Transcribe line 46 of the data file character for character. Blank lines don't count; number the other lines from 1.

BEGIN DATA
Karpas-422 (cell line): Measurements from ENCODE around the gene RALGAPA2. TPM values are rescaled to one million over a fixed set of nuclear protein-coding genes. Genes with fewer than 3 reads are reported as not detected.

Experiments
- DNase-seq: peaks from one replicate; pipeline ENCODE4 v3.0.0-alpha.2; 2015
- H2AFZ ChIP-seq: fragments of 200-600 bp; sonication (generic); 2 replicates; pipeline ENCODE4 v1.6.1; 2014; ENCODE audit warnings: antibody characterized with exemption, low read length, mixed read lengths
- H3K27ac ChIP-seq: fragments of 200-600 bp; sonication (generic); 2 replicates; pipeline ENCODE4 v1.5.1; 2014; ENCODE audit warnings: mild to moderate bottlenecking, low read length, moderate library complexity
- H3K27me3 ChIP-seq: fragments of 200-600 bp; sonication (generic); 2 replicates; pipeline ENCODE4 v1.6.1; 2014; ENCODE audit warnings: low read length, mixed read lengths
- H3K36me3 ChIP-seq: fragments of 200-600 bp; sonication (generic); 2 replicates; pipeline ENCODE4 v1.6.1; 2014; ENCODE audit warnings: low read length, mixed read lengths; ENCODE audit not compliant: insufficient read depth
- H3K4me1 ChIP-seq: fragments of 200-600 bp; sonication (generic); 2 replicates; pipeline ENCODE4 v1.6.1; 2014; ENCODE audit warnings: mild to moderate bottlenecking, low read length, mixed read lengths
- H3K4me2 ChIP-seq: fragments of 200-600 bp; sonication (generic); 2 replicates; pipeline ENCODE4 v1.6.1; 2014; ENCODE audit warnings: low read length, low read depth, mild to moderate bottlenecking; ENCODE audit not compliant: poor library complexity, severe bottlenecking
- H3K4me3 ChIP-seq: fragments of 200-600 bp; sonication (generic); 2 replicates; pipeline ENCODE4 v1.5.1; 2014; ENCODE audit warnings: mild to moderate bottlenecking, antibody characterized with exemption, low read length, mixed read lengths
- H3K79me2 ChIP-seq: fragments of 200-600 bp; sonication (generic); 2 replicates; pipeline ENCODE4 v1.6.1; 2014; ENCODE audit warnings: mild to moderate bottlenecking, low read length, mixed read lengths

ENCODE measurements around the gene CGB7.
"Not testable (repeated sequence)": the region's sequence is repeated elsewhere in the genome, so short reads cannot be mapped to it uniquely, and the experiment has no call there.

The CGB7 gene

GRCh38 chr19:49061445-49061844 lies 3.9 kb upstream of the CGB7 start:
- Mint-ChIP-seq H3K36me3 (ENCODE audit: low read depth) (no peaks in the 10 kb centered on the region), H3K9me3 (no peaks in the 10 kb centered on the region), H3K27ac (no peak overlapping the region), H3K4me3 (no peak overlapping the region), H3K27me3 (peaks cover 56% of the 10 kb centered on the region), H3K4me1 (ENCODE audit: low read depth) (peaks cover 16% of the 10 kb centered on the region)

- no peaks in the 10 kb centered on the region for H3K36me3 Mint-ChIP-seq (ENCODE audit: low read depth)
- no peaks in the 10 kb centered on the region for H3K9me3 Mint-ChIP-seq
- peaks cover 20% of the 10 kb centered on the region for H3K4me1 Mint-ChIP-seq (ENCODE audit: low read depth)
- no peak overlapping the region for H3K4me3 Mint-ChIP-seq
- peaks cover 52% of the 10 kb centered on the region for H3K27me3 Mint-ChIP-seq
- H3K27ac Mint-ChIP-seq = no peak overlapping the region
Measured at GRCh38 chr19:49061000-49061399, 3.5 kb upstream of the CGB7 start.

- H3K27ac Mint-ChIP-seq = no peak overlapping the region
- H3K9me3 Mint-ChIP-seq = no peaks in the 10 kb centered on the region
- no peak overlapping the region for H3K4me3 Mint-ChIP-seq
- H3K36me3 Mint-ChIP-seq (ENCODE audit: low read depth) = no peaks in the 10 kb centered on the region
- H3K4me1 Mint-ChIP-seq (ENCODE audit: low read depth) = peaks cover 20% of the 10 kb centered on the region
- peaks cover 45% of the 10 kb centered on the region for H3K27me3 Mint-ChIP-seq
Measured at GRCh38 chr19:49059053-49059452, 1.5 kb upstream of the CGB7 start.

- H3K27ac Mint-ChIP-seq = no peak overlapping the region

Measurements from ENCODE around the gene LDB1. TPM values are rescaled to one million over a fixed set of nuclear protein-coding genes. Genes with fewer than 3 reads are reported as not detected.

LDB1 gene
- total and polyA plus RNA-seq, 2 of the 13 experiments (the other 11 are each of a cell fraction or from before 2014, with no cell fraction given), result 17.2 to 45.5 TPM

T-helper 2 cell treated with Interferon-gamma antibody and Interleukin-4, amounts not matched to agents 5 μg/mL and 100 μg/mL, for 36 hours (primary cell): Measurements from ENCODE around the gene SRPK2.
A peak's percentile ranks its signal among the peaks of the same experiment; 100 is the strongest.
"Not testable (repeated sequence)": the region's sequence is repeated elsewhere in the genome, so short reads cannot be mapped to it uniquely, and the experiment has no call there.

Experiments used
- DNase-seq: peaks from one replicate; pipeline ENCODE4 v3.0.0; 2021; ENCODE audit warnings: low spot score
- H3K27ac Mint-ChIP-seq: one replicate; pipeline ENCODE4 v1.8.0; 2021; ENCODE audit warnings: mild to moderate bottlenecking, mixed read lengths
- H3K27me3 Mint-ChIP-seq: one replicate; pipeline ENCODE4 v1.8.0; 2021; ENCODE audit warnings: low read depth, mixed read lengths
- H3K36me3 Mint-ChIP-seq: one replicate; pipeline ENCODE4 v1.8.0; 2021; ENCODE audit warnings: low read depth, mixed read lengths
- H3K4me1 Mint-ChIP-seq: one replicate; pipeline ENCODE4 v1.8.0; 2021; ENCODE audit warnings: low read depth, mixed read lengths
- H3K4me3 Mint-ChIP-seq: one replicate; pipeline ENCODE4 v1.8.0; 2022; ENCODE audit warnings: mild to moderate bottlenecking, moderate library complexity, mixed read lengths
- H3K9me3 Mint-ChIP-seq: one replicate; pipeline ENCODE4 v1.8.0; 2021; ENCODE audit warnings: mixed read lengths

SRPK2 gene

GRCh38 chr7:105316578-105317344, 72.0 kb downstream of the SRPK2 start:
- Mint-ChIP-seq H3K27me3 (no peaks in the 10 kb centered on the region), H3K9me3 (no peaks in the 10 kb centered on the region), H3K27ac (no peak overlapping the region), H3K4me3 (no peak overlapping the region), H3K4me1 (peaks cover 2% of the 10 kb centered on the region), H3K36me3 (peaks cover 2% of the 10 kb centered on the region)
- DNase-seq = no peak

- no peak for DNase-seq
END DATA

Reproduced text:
SRPK2 gene